The 64th annual Kiwanis Club Pancake and Sausage Day is at McClelland Dining Hall on the campus of MacMurray College from 6 a.m. to 8 p.m. A drive-thru service starts at 3:30 in the Routt High School parking lot.
Kiwanis Club member Jarred Maggert says it’s an express drive-thru with a deceivingly long line.
Take-out and shut-in service are also available.
Maggert explains when the best times are to grab a seat and eat.
“In the morning, it moves along pretty quick, so if you want to come in and get some breakfast before you go to work, we will have everything ready for you by 6:00 and get you in and out,” say Maggert.
“Throughout the morning, it’s pretty steady, but there’s no real line or waiting. Once lunchtime hits, though, we do pick it up a little bit, and you may have to wait a few moments. But we’re not sending them over to the chapel quite yet. And then probably about 4:00 or 4:30, when people get off work, [that’s] when we really start picking it up. That’s when we start sending them over to the chapel,” he adds.
Evening entertainment by Ken Bradbury is provided in the Annie Merner Chapel for those waiting for a bite to eat. Fellow Kiwanian Marcy Patterson says he starts at 5:00.
“Because there might be a wait, we have a place for people to sit down and we have a place for them to hear Ken,” she says. “It works out very nice, and that way, the wait doesn’t seem that long.”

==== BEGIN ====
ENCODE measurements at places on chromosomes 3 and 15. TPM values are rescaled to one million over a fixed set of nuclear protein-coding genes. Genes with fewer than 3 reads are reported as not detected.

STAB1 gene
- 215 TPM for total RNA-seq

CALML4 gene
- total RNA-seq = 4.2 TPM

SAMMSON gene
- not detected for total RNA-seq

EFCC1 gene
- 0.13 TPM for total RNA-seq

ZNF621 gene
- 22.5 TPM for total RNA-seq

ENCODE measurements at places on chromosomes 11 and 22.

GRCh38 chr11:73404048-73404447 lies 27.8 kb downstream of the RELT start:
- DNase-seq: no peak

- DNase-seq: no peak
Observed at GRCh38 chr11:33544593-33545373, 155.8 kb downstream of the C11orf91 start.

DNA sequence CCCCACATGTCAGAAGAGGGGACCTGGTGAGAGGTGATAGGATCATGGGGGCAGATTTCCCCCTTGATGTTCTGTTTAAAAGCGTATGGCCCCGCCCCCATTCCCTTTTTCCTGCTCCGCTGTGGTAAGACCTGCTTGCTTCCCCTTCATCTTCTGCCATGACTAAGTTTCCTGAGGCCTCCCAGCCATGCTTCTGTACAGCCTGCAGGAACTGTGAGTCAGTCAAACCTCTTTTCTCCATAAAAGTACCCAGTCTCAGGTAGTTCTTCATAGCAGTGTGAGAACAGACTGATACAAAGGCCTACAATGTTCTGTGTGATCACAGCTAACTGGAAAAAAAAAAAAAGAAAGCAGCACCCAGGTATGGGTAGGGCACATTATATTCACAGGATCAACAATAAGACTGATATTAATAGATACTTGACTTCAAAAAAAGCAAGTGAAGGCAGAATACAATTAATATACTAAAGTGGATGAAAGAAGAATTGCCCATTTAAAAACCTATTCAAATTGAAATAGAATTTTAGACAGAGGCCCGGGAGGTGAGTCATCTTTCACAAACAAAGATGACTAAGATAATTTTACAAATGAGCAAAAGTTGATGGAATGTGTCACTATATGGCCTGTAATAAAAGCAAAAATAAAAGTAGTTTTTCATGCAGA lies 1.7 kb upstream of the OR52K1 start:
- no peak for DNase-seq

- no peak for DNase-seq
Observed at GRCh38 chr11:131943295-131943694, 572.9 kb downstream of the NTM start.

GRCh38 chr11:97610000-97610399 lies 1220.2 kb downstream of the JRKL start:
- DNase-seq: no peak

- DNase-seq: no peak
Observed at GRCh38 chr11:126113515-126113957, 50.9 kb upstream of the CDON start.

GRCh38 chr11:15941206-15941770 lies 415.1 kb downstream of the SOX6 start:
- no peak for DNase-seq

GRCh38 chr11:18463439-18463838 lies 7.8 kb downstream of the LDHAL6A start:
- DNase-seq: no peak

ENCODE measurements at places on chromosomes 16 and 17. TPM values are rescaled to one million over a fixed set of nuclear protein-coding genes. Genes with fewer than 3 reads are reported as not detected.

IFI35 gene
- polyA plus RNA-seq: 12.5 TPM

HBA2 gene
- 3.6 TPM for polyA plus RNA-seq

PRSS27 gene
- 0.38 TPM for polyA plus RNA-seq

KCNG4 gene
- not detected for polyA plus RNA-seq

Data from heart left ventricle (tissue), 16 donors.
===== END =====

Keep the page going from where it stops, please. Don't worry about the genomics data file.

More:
Tickets are $6 in advance and $7 at the door. Kids age 5 and under eat free. You can get them from any Kiwanian or several businesses. The full list of ticket locations is available on this story on our website, WLDS/WEAI.com.
Pancake and Sausage Day is the Kiwanis Club’s biggest fundraiser of the year, raising an average $20,000.Patterson says even if you don’t like pancakes and sausage, there’s still a reason for you to consider buying a ticket.
“If you don’t want to go to Pancake and Sausage [Day] and you would like to make a donation, we could give your tickets to someone who would really use them and enjoy them,” says Patterson.
“We in turn give those tickets away to nursing homes and different places where people don’t necessarily have the money to pay for their own ticket. So, don’t be afraid to just call us and give us money and let us do something nice with the money you give us.”
Maggert adds that leftovers are donated to organizations like the Jacksonville Salvation Army and New Directions Warming and Cooling Center.